Mechanistic and structure-function analysis of thymidylate synthase-dihydrofolate reductase from protozoal parasites

Chloé E. Atreya, Yale University.

This is an Open Access Thesis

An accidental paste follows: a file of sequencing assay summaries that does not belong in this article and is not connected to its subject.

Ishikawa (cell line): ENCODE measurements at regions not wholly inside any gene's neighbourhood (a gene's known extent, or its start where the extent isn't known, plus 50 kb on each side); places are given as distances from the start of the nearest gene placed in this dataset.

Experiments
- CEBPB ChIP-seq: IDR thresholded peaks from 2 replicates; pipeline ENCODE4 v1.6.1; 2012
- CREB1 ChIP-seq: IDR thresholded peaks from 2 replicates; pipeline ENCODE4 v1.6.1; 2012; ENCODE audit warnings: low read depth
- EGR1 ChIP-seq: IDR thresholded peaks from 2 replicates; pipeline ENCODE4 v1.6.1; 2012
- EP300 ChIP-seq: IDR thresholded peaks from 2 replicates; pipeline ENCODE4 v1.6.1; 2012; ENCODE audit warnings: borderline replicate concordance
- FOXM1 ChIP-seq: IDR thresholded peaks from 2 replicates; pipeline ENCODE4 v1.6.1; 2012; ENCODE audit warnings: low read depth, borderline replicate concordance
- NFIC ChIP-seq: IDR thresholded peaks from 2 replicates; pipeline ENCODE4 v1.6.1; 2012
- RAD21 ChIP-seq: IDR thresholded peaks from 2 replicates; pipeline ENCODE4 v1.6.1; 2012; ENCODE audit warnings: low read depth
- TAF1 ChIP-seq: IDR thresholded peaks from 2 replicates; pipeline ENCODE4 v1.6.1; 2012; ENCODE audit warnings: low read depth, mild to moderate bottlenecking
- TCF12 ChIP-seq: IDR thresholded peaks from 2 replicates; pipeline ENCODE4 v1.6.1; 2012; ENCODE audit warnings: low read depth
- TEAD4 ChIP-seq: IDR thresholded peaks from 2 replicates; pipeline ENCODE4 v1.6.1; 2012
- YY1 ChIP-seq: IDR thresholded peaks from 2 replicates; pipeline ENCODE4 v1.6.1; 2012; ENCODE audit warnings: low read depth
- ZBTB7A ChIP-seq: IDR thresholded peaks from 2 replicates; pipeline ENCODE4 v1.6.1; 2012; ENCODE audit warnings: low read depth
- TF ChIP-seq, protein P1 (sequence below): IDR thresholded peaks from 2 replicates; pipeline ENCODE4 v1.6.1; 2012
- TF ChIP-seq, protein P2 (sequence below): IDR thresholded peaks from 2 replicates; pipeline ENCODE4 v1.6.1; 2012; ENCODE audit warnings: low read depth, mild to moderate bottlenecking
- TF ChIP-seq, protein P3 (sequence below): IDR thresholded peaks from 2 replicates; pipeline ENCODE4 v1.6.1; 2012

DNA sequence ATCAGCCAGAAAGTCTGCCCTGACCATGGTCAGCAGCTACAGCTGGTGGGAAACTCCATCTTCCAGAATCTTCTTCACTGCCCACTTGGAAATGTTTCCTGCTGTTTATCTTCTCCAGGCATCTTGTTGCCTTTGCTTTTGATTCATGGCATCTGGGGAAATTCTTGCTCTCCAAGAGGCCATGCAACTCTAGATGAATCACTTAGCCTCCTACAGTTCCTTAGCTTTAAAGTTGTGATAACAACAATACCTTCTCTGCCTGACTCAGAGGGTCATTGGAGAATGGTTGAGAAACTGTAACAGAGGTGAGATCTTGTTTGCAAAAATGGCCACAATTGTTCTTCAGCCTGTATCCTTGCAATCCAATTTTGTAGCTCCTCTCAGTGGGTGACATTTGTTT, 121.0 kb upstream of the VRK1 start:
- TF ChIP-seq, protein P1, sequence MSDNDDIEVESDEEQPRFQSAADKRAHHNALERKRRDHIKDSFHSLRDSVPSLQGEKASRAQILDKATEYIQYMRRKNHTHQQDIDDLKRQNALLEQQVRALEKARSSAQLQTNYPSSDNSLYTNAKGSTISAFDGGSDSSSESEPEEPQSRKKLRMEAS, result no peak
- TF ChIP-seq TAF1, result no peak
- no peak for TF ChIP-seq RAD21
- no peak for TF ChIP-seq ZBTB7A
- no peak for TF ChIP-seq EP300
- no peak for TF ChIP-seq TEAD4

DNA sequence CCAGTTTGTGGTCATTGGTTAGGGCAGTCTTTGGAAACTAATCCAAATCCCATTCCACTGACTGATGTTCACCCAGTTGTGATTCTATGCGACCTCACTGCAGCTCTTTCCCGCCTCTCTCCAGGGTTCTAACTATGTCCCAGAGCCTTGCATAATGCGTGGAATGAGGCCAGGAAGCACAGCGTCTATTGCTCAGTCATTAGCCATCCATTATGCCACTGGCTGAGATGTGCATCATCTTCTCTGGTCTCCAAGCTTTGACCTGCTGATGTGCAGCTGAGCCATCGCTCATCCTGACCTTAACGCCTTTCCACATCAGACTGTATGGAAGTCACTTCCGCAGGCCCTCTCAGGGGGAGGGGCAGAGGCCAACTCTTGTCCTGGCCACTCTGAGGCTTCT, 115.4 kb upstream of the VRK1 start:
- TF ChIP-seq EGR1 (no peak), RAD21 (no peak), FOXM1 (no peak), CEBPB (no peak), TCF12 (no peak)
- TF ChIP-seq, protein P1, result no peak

A major advance in the field of bifunctional thymidylate synthase-dihydrofolate reductase (TS-DHFR) is the recent crystallization of two apicomplexan TS-DHFR enzymes, from Cryptosporidium hominis and Plasmodium falciparum, which demonstrate significant structural differences from the well-known kinetoplastid TS-DHFR structure (Leishmania major ). A principal finding of this dissertation research is that the significant structural differences between the apicomplexa and kinetoplastid bifunctional TS-DHFR enzymes translate as significant mechanistic differences between parasite classes and among parasites within the same class.An in depth mechanistic analysis of C. hominis TS-DHFR and a preliminary analysis of the P. falciparum enzyme were completed. Results with C. hominis TS-DHFR mark a paradigm shift for TS activity and substrate channeling behavior. Despite a well conserved active-site, C. hominis TS activity was found to be 10--40 fold faster than that of other TS enzymes characterized. C. hominis also represents the first bifunctional TS-DHFR enzyme for which there is clear evidence against substrate channeling, or direct transfer of dihydrofolate produced at TS to DHFR, where it serves as a substrate. Neither C. hominis nor another apicomplexan protozoa, Toxoplasma gondii, exhibit the TS-DHFR domain-domain communication observed with L. major.In the second and third parts of this dissertation, two concurrent approaches are taken to assess the putative electrostatic channeling region in L. major TS-DHFR: site-directed mutagenesis of solvent-exposed basic residues and molecular docking. In order to test the electrostatic channeling hypothesis, 12 charge reversal or charge neutralization mutants were made, with up to 6 putative channel residues changed at once. The mutants were assessed for impaired channeling using two criteria: a lag in product formation at DHFR and an increase in H2folate accumulation. Surprisingly, none of the mutations produced changes consistent with impaired channeling. Therefore, our findings do not support the electrostatic channeling hypothesis.Molecular docking was also used to target the shallow groove between the two active sites of the L. major bifunctional enzyme. One of the predicted inhibitors, eosin B, was found to inhibit both the L. major TS and DHFR catalytic activities, without competing with substrates, suggesting that the non-active site region, unique to bifunctional enzymes, represents a valid therapeutic target.